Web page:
Symphony No. 60 by Franz Joseph Haydn is playing. Some people think Haydn is a thicker, slightly more sluggish Mozart, but I think Papa Haydn's symphonies are filled with good cheer and if maybe they don't soar quite as high as Mozart's they are still worthy of a good listening to while enjoying a cup of tea while watching squirrels chase each other outside or while reading this post.
Some people use the words "Nerd" and "Geek" interchangeably but do you know that actually refer to two different kinds of people?
"Nerd" is an afficionado of classical literature, fiction and non fiction. They read. A lot.
They will get upset if a three hour movie of Pride and Prejudice is not faithful to the text in storyline and dialogue, if the actors do not properly embody the characters. In fact, Nerds become outraged and offended that anyone thought they could squish a literary masterpiece into a mere three hours! Uh, not that I know anyone personally like that...
A Geek on the other hand will often own an entire collection of Star Wars miniatures proudly displayed around the house. My husband's boss, who I hope is not reading my blog, has such a collection as well as movie posters of Star Wars on the wall. His living room has three sofas tiered to three different levels so he and his friends can better watch movies on his wall-sized movie screen. He and his wife, also a geek, enjoy this. And so do all their friends who come to watch movies with them. This sometimes includes Josh and me, since we don't watch quite so many movies, but more power to them that do.
A Geek friend of mine was unable to enjoy the Hobbit movie because Smaug the dragon did not look like a dragon, but a Wyvern. I did not know what a Wyvern was.
"Wyvern's do not have fore legs. Dragons have fore legs," my friend informed me. Good to know. I feel smarter.
I, a Nerd, was also unable to enjoy the Hobbit movie but that was for the petty reason that the Hobbit movie was not the Hobbit. Period. Nice fantasy adventure and all that, just not the book.
I was invited to a Baby shower to a friend who loved Science Fiction and Fantasy. We were asked to come wearing something, a costume or what not, from those genres. There were Princess Leias, A Green Lady, and of course a few Harry Potters.
I wore my husband's T-Shirt that had the words, "Miskatonic University" on it. I was a Nerd among Geeks.
Now to be fair, there are rarely pure bloods of either side. I am probably only 80% Nerd and 20% Geek. My husband is 60% Geek and 40% Nerd.
In fact, as I was telling someone in a previous post I am a huge Classic Star Trek fan, although I see definite improvements in the latest movies. For one their costumes are more realistic.
I was at Books a Million with my son when they were having a promotional event for the latest Star Trek movie. One of the workers there was giving out head shots of Spock. She looked at us and I eagerly waved her over.
She came and handed the photo to Derek. Derek handed the photo to me. He knew which one of us was the Spock Fan. It now rests on a shelve next to my Harvard Classics.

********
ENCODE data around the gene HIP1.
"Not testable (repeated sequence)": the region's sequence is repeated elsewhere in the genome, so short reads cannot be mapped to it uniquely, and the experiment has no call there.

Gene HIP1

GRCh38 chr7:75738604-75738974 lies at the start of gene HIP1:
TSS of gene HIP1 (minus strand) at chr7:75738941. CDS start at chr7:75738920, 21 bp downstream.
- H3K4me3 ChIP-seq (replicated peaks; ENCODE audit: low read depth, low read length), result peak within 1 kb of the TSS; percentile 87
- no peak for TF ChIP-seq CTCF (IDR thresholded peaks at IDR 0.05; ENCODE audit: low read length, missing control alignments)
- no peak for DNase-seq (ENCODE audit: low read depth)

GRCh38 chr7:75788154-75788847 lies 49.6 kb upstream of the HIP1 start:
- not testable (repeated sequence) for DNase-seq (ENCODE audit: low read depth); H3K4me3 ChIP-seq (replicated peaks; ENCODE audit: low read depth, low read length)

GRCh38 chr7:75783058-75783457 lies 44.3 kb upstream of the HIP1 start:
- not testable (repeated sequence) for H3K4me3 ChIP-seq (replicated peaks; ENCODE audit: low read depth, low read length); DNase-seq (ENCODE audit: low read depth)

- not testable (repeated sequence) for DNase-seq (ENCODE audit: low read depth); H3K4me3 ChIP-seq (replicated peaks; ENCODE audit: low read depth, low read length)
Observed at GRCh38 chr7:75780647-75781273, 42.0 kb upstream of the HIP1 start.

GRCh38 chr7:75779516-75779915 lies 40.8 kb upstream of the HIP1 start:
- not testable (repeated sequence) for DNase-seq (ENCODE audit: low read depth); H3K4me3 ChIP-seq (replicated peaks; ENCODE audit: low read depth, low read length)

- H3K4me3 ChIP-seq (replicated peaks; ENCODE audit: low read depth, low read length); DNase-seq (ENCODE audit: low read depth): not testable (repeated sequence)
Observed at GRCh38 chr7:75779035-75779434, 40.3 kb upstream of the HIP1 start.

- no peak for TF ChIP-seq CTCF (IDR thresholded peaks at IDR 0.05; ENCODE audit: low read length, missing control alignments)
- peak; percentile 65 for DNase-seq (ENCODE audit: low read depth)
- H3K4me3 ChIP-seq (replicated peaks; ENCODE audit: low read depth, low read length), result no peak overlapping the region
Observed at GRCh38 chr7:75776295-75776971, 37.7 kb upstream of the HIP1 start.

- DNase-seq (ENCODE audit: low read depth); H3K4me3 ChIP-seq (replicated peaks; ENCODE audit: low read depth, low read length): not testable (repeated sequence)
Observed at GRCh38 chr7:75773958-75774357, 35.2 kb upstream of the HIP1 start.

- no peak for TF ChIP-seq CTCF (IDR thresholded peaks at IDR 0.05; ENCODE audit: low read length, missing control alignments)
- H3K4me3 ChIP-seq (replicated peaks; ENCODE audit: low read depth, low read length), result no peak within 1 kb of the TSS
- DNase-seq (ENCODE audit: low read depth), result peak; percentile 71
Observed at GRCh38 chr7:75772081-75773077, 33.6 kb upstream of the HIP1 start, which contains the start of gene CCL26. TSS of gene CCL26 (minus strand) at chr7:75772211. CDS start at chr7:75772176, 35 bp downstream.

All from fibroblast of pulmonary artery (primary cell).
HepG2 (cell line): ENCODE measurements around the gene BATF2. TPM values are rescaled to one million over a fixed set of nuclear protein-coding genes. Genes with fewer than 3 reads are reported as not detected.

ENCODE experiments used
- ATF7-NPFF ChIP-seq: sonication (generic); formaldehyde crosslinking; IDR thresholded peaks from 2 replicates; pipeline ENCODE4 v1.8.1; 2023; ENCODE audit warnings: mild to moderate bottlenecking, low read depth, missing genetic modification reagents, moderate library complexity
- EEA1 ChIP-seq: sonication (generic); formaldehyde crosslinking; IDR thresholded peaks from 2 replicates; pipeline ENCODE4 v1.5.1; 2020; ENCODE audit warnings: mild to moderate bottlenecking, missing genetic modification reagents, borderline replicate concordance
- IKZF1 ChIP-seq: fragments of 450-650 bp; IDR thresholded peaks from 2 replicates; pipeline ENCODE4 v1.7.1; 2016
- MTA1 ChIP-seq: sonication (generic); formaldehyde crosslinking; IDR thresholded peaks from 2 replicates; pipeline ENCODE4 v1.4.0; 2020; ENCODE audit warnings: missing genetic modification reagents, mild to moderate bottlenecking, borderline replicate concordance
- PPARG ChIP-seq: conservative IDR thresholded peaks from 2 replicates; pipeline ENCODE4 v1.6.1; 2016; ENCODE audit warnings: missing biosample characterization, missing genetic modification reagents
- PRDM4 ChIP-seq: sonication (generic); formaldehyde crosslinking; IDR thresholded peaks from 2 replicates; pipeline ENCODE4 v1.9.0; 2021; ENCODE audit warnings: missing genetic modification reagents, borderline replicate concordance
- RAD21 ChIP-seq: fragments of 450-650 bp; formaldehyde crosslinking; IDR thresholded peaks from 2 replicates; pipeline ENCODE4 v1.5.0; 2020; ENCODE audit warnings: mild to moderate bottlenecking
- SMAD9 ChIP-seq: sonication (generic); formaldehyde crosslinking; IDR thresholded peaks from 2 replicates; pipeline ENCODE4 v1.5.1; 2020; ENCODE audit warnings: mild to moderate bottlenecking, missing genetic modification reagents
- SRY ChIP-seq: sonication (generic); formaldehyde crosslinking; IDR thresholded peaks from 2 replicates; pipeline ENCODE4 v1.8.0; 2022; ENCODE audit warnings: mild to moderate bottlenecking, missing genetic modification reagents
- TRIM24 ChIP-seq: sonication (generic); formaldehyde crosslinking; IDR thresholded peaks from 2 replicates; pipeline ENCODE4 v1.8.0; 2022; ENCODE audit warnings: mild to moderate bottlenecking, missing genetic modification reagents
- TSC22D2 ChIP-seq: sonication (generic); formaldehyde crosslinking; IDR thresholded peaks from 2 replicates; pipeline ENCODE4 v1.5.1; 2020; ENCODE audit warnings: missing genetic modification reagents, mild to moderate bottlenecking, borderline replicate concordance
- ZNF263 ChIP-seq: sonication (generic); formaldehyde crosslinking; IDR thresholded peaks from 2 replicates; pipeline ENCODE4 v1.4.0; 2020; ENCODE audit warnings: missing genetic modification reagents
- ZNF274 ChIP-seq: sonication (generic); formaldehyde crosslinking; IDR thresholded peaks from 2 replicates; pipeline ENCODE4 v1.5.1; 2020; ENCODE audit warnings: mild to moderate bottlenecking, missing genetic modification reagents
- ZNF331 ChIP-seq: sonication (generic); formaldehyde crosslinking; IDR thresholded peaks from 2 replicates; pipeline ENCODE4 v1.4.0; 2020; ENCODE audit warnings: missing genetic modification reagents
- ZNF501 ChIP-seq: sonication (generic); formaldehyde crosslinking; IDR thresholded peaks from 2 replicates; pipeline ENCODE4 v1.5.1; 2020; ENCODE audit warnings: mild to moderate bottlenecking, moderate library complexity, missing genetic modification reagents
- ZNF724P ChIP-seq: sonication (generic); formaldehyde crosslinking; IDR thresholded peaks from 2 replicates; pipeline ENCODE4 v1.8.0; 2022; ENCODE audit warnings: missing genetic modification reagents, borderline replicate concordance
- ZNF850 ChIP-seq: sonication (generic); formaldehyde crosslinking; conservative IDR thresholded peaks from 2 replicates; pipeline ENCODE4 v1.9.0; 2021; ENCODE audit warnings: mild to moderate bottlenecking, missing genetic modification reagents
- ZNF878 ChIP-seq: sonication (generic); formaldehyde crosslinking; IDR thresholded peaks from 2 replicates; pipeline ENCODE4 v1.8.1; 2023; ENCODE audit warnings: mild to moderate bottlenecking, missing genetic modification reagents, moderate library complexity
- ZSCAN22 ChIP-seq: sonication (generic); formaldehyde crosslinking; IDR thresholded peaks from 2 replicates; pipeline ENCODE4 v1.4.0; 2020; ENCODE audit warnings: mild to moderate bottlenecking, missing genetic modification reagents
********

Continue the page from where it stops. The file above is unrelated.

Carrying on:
Josh also knows my Geek side. I got into my car one day to see a couple of decorations on my dashboard. He's so sweet.
What has any of this to do with my book review? Not much. I just felt compelled to set the record straight between Geeks and Nerds. Language is important to Nerds.
Platitudes Undone: A Facsimile Edition of Holbrook Jackson's "Platitudes in the Making" with Original Handwritten Responses by G.K. Chesterton. by Holbrook Jackson
My rating: 5 of 5 stars
"In 1955, in a used bookstore in San Francisco, Dr. Alfred Kessler, an avid collector of the works of G.K. Chesterton, uncovered a rare treasure-Chesterton's personal copy of a privately published edition of Holbrook Jackson's Platitudes in the Making (1911) with original responses by Chesterton written in green pencil between the lines of Jackson's book." -From the inside cover.
Those of us who know and love Chesterton for his Father Brown mysteries will enjoy his clever repartee to Jackson's assertions.
This brief book is filled with, in my opinion, extremely arrogant platitudes by Holbrook Jackson, a man I had never heard of before and probably with good reason. People like him deserve to be obsolete. Most of his "pearls" are unproveable nonsense that show a contempt for mankind while trying to appear clever.
Why read this book? Because G.K. Chesterton has written his personal responses to Jackson's platitudes which show Jackson's wisdom to be farcical while demonstrating Chesterton's authentic humor and insight.
Here are a couple of examples:
Jackson: As soon as an idea is accepted it is time to reject it.
Chesterton: No: it is time to build another idea on it. You are always rejecting: and you build nothing.
J: A lie is that which you do not believe.
C: This is a lie: so perhaps you don't believe it.
J: Familiarity breeds not contempt, but indifference.
C: But U (sic.) can breed surprise. Try saying "boots' ninety times
J: The god of theology: a power that creates to destroy.
C: No: that is obviously the god of modern science.
I found this quick read to be a lot of fun. For those of us who cannot come up with sharp and witty replies to the Holbrook Jacksons of the world, Chesterton is like your big brother who will defend you against the bully threatening to beat you up. I found this book in a library book fair. I hope you Chesterton fans out there can find your own copy.
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